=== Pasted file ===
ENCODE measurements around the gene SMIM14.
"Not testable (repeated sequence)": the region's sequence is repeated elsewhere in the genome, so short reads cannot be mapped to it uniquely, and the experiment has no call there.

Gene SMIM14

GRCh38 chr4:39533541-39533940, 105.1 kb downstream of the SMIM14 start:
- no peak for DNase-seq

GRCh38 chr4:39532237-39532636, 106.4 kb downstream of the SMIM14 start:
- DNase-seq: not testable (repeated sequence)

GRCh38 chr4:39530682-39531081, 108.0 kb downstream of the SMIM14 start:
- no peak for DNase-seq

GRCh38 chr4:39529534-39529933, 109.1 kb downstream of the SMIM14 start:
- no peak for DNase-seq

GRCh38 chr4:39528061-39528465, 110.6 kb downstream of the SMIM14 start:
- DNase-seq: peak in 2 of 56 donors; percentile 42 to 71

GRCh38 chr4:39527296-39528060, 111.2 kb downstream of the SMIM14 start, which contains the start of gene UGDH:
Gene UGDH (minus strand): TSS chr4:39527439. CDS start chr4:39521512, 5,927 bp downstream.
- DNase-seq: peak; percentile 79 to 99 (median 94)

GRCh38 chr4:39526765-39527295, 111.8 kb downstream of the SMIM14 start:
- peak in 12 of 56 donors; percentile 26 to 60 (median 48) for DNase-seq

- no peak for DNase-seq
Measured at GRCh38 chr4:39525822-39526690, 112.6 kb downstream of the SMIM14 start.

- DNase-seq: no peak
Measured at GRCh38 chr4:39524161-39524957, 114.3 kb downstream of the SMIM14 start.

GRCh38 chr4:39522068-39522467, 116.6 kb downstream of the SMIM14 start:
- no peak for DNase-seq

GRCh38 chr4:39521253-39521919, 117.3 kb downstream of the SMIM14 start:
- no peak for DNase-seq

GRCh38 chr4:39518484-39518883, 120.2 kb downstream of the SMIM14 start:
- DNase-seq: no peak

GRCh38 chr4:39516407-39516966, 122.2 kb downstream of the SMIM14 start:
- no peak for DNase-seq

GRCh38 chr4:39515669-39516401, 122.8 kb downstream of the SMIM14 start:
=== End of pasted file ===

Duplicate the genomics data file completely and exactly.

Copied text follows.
ENCODE measurements around the gene SMIM14.
"Not testable (repeated sequence)": the region's sequence is repeated elsewhere in the genome, so short reads cannot be mapped to it uniquely, and the experiment has no call there.

Gene SMIM14

GRCh38 chr4:39533541-39533940, 105.1 kb downstream of the SMIM14 start:
- no peak for DNase-seq

GRCh38 chr4:39532237-39532636, 106.4 kb downstream of the SMIM14 start:
- DNase-seq: not testable (repeated sequence)

GRCh38 chr4:39530682-39531081, 108.0 kb downstream of the SMIM14 start:
- no peak for DNase-seq

GRCh38 chr4:39529534-39529933, 109.1 kb downstream of the SMIM14 start:
- no peak for DNase-seq

GRCh38 chr4:39528061-39528465, 110.6 kb downstream of the SMIM14 start:
- DNase-seq: peak in 2 of 56 donors; percentile 42 to 71

GRCh38 chr4:39527296-39528060, 111.2 kb downstream of the SMIM14 start, which contains the start of gene UGDH:
Gene UGDH (minus strand): TSS chr4:39527439. CDS start chr4:39521512, 5,927 bp downstream.
- DNase-seq: peak; percentile 79 to 99 (median 94)

GRCh38 chr4:39526765-39527295, 111.8 kb downstream of the SMIM14 start:
- peak in 12 of 56 donors; percentile 26 to 60 (median 48) for DNase-seq

- no peak for DNase-seq
Measured at GRCh38 chr4:39525822-39526690, 112.6 kb downstream of the SMIM14 start.

- DNase-seq: no peak
Measured at GRCh38 chr4:39524161-39524957, 114.3 kb downstream of the SMIM14 start.

GRCh38 chr4:39522068-39522467, 116.6 kb downstream of the SMIM14 start:
- no peak for DNase-seq

GRCh38 chr4:39521253-39521919, 117.3 kb downstream of the SMIM14 start:
- no peak for DNase-seq

GRCh38 chr4:39518484-39518883, 120.2 kb downstream of the SMIM14 start:
- DNase-seq: no peak

GRCh38 chr4:39516407-39516966, 122.2 kb downstream of the SMIM14 start:
- no peak for DNase-seq

GRCh38 chr4:39515669-39516401, 122.8 kb downstream of the SMIM14 start: